Converting a raw list of IDs to a consolidated array of ids [closed]

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I feel I have overcomplicated the process. What can I do to improve the following code?

ids = [], "r").each_line do |line|
  i += 1

  parts = line.split(',')

  parts[1] = parts[1].to_i
  parts[2] = parts[2].to_i

  # If the id doesn't exist in our ids array then create it and add the
  # second id else delete the second id and merge it into the new id
  unless defined? ids[parts[2]]
    # Instantiate the array first
    ids[parts[1]] = [] unless defined? ids[parts[1]]

    # Add the new id to the array
    # Move over older ids that matched these to the new one
    if ids[parts[1]].nil?
      unless ids[parts[2]].nil?
        ids[parts[1]] = ids[parts[2]]
        ids[parts[1]] = [parts[2]]
      unless ids[parts[2]].nil?
        ids[parts[2]].each do |id|

    # Insert the old id into the new array

    # Delete the old one
    ids.delete(parts[2]) unless ids[parts[2]].nil?

The file I am processing is being generated by a deduping library, Duke.

I am trying to consolidate the matches it has generated into a grouped list of matched ids, so all common ids are grouped together. The file itself is 2.4G.

The point of consolidating this is that these are many purchases that have been ran through a deduplication process to product a single customer. I feel it would be easier to consolidate this list rather than building up the customer and continually add purchases to it. This is a one time process.

Here’s the first 100 lines from the file I’m consolidating. The format of which is:




Your code is very, very broken. Technically, that means it’s not a question for CodeReview. However, I’ll review it anyway, only because it’s, well, it’s fascinatingly broken.

Name your variables. Right now, it’s really difficult to keep track of things, because parts[1] and parts[2] is pretty obtuse. They’re obviously integer IDs, but what’s their relation to each other?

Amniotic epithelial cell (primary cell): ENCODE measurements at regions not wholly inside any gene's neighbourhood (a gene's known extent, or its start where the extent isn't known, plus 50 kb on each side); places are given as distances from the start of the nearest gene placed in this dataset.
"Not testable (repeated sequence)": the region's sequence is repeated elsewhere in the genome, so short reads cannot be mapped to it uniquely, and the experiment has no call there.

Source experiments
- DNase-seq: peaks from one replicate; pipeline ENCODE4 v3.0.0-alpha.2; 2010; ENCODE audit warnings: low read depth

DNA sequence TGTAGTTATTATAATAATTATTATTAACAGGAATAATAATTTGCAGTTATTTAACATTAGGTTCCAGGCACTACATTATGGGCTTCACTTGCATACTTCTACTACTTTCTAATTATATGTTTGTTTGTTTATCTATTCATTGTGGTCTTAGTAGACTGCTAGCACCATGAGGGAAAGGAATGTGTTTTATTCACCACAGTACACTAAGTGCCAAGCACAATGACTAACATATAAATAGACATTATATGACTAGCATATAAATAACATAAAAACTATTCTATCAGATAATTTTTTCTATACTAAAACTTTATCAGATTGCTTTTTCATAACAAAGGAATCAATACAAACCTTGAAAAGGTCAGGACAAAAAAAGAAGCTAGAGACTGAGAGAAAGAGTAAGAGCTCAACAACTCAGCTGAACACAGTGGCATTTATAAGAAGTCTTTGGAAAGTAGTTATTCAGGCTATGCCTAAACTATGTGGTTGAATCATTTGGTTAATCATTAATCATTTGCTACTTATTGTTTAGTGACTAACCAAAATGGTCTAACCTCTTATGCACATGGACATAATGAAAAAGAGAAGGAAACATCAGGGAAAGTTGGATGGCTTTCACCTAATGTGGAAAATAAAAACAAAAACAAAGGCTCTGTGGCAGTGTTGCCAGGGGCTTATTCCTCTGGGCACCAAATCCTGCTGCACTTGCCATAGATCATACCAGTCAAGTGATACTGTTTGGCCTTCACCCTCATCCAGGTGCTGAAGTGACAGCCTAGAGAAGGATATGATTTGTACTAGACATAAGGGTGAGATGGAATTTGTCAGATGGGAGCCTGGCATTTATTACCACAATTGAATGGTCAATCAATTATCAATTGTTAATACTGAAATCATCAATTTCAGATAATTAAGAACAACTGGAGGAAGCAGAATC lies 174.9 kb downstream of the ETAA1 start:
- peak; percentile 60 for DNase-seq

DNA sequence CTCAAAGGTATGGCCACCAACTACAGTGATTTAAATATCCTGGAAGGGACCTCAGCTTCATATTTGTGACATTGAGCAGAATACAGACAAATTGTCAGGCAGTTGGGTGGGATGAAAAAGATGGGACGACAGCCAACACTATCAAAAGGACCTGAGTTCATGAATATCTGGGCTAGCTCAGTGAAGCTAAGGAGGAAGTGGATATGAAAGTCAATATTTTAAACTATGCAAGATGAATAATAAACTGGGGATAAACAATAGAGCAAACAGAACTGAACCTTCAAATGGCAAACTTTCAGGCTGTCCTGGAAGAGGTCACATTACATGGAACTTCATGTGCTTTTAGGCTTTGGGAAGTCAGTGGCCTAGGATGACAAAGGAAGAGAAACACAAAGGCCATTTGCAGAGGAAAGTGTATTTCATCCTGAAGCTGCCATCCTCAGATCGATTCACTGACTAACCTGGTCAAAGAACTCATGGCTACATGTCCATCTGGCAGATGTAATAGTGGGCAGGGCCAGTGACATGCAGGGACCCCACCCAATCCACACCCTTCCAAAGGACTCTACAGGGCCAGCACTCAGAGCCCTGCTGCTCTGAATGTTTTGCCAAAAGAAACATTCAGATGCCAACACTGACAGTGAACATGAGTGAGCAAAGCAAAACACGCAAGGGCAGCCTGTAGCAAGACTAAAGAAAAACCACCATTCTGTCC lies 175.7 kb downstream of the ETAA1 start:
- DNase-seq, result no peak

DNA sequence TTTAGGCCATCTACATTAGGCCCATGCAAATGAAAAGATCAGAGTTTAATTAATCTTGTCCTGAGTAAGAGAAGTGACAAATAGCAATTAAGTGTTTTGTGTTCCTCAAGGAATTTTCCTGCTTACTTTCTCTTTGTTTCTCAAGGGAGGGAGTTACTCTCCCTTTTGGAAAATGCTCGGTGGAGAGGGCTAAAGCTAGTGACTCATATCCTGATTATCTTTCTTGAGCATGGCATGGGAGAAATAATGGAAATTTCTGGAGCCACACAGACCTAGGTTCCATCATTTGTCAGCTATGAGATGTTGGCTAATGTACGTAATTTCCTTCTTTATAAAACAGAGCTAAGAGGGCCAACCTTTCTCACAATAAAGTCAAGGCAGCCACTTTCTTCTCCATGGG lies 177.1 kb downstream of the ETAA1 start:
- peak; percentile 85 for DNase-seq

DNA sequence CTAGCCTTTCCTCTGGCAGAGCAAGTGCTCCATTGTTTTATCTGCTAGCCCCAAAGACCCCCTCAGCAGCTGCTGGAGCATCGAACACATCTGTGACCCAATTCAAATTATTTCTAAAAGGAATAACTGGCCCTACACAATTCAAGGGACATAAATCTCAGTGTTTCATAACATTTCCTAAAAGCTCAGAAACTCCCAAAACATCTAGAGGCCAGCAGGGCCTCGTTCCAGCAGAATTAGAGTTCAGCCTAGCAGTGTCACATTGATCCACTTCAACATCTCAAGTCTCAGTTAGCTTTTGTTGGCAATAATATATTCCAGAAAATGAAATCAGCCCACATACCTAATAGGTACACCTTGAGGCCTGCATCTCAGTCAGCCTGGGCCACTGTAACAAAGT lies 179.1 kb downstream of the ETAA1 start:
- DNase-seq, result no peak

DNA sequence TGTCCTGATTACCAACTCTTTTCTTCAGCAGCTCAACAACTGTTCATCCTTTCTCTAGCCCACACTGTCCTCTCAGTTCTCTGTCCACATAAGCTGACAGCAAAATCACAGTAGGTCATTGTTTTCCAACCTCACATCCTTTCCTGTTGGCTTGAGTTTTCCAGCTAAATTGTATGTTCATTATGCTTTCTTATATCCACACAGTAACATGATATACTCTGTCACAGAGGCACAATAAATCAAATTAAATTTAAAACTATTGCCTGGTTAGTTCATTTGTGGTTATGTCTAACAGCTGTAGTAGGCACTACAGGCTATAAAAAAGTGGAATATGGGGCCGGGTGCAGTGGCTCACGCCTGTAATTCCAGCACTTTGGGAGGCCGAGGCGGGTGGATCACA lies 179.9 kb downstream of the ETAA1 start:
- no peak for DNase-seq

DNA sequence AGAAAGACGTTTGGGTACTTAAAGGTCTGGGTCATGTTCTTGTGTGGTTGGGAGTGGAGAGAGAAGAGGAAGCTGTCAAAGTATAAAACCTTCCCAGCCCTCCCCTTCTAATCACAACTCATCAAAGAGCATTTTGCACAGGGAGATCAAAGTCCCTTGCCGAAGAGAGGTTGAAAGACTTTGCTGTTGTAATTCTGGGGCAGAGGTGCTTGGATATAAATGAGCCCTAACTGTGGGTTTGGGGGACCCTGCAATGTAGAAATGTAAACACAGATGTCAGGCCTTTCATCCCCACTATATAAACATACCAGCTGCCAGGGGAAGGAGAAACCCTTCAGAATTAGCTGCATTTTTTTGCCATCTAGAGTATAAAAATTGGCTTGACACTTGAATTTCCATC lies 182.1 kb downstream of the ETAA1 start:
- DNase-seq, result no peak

Reading it felt something like this:

There’s an ID and an ID and an array, and if the ID – yeah, that one – is in the array, then add the ID – no, that one – but if the ID isn’t… wait

A comment like this doesn’t really help:

# If the id doesn't exist in our ids array then create it and add the
# second id else delete the second id and merge it into the new id

I’m sorry, but what? What is “the id”, and “the second id”, and “the new id”? All I have is parts[1] and parts[2].

Secondly, don’t use unless...else. Ruby’s unless is great for single conditional statements like doStuff unless x, but if you’re going to have an else branch, just use a regular old if..else. Otherwise the else branch reads like a double-negative: “If not, do this; else if not not, do this”. It gets confusing in a hurry.

Now, as to why it’s actually broken, and not just hard to read:

defined? doesn’t do what you think it does. If you’ve got an array a = [1,2,3], and you try defined?(a[21315]) what do you get? The string "method". Which is truthy. So the entire first branch never runs. Checking for nil? is what you want to be doing, and you do that in other places – which, even if both approaches worked, also makes the code inconsistent.

And here’s why it’s really broken: Array#delete. It, as the name suggests, deletes things. It removes the given index entirely, shifting all following indices one place. And you’re relying on ids being equal to array indices. See the problem? You may have assigned something to ids[23], but then you went and called ids.delete(10), and what you previously assigned as ids[23] is now ids[22]. And the next time you go look up ID 23, you’ll get get what used to be ids[24].

So even if the code somehow worked, and chewed through your file, you’d get very, very wrong results.

Oh, and by the way, what is i doing? Why are you incrementing it?

Overall, I can’t tell you what to do instead, because frankly I’m not even sure what it’s supposed to do right now.

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